Sustainable Business Oregon: PSU prof, Stevens Water partner on Rwanda venture
Author: Christina Williams, Sustainable Business Oregon
Posted: April 11, 2012

Read the original story in Sustainable Business Oregon here

A Portland State University engineering professor with a background building air quality and life support systems for NASA is teaming with Portland-based Stevens Water Monitoring Systems Inc. to deploy sensors that will track the use of water purification filters in Rwanda.

The Rwanda work will be done through Mana Energy, a company founded by PSU professor Evan Thomas, which will distribute water filters and clean-burning cookstoves to some 2.2 million people across the African country.

The sensors will allow aid workers to track the success of the program by delivering realtime data about the use of the filters and stoves. Thomas developed the sensors in partnership with Portland-based Stevens Water, which has deep experience in gathering realtime data on water, soil and weather conditions.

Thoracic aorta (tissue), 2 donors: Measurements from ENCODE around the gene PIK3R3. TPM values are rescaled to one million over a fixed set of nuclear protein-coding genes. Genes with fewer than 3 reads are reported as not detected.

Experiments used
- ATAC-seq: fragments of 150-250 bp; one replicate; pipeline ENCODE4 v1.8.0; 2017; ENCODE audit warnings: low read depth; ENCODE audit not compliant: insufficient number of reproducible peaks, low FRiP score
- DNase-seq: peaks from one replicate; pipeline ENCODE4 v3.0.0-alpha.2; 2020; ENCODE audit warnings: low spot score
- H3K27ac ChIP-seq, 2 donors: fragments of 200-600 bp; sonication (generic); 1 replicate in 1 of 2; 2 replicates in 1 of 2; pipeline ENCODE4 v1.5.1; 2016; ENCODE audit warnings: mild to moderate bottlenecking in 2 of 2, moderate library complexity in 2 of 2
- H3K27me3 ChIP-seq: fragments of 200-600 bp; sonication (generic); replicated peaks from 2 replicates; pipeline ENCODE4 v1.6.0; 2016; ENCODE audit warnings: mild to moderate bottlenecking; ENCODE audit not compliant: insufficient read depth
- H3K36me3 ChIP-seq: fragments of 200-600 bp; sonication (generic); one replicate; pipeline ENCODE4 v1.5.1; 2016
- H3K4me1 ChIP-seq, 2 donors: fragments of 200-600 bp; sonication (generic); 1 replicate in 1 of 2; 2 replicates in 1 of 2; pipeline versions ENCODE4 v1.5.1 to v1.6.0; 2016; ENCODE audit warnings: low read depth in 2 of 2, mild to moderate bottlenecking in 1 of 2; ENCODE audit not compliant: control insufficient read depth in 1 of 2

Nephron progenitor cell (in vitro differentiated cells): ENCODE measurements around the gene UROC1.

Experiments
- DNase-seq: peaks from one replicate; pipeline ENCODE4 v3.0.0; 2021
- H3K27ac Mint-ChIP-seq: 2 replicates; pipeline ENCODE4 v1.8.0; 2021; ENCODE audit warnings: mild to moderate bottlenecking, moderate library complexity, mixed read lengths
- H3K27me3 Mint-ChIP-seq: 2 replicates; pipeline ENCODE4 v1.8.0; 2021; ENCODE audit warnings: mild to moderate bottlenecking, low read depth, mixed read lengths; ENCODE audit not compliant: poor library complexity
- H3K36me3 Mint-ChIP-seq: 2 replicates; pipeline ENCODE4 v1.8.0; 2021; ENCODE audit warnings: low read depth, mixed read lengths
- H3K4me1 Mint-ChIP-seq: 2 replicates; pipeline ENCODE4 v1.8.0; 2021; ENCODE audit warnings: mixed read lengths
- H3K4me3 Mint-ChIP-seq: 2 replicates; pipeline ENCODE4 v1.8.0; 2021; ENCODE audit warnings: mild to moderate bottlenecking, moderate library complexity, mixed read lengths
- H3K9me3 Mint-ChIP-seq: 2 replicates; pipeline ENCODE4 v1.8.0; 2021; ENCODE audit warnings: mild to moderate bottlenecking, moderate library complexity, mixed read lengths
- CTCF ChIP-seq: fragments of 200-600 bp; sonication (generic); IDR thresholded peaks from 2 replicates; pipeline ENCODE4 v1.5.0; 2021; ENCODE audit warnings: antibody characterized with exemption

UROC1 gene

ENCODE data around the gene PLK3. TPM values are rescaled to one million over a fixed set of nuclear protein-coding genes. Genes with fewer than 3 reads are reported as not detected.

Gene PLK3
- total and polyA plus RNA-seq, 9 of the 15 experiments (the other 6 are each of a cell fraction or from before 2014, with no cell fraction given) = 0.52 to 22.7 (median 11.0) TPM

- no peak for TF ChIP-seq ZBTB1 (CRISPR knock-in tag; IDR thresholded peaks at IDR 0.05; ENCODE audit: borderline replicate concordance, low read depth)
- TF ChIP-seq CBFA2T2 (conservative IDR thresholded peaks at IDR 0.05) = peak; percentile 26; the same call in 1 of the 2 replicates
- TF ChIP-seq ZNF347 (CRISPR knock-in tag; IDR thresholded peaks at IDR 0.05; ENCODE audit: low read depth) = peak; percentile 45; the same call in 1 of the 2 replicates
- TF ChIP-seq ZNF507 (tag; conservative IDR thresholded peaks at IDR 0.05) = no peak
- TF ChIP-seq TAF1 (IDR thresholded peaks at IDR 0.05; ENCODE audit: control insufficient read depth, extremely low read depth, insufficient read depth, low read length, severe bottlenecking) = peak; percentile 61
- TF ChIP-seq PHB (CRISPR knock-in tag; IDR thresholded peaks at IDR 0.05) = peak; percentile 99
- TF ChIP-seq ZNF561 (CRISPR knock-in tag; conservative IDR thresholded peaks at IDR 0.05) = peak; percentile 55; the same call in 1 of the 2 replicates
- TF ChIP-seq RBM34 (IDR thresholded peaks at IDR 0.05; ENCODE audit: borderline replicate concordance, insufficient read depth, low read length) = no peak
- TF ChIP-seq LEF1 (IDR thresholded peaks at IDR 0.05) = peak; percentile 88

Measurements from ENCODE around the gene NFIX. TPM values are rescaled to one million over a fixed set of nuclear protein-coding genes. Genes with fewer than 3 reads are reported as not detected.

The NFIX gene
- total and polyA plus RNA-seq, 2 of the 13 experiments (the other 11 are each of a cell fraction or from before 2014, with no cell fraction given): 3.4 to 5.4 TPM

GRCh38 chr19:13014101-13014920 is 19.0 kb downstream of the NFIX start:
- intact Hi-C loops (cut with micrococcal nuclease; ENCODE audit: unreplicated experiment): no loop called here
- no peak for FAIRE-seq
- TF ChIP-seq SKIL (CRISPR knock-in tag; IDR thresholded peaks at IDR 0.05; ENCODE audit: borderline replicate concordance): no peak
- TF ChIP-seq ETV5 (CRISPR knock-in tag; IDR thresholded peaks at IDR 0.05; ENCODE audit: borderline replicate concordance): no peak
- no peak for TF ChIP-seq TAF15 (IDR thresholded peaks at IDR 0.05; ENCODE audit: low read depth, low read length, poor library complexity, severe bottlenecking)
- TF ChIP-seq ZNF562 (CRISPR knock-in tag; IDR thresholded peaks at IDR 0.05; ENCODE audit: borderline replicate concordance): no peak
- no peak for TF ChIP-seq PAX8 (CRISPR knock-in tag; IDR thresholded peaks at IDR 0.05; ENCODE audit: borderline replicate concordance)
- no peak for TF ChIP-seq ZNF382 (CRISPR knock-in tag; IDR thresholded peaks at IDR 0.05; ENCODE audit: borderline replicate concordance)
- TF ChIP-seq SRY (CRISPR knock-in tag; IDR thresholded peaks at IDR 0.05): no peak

"What we've come up with is a very small, compact device that's providing amazing information," said Scott South, president of Stevens Water.

Working in the lab at PSU to develop the sensor, Thomas garnered support from organizations including thecommercialization program at the Oregon Built Environment and Sustainable Technologies Center (Oregon BEST), the Lemelson Foundation and Mercy Corps.

In all Thomas received $550,000 to develop the product, which he will manufacture in partnership with Stevens Water through a joint venture that's using the working name SweetSense.

Thomas sees much potential for using the sensors, which are small and inexpensive, to track the success of a variety of aid projects.

"At all levels, the main way projects are monitored is through surveys," Thomas said. "This provides a platform for more accurate data."

The sensors also have other potential applications including indoor and outdoor air quality monitoring and energy use.

This fall, Thomas will lead the initial deployment in Rwanda and begin monitoring data from the sensors.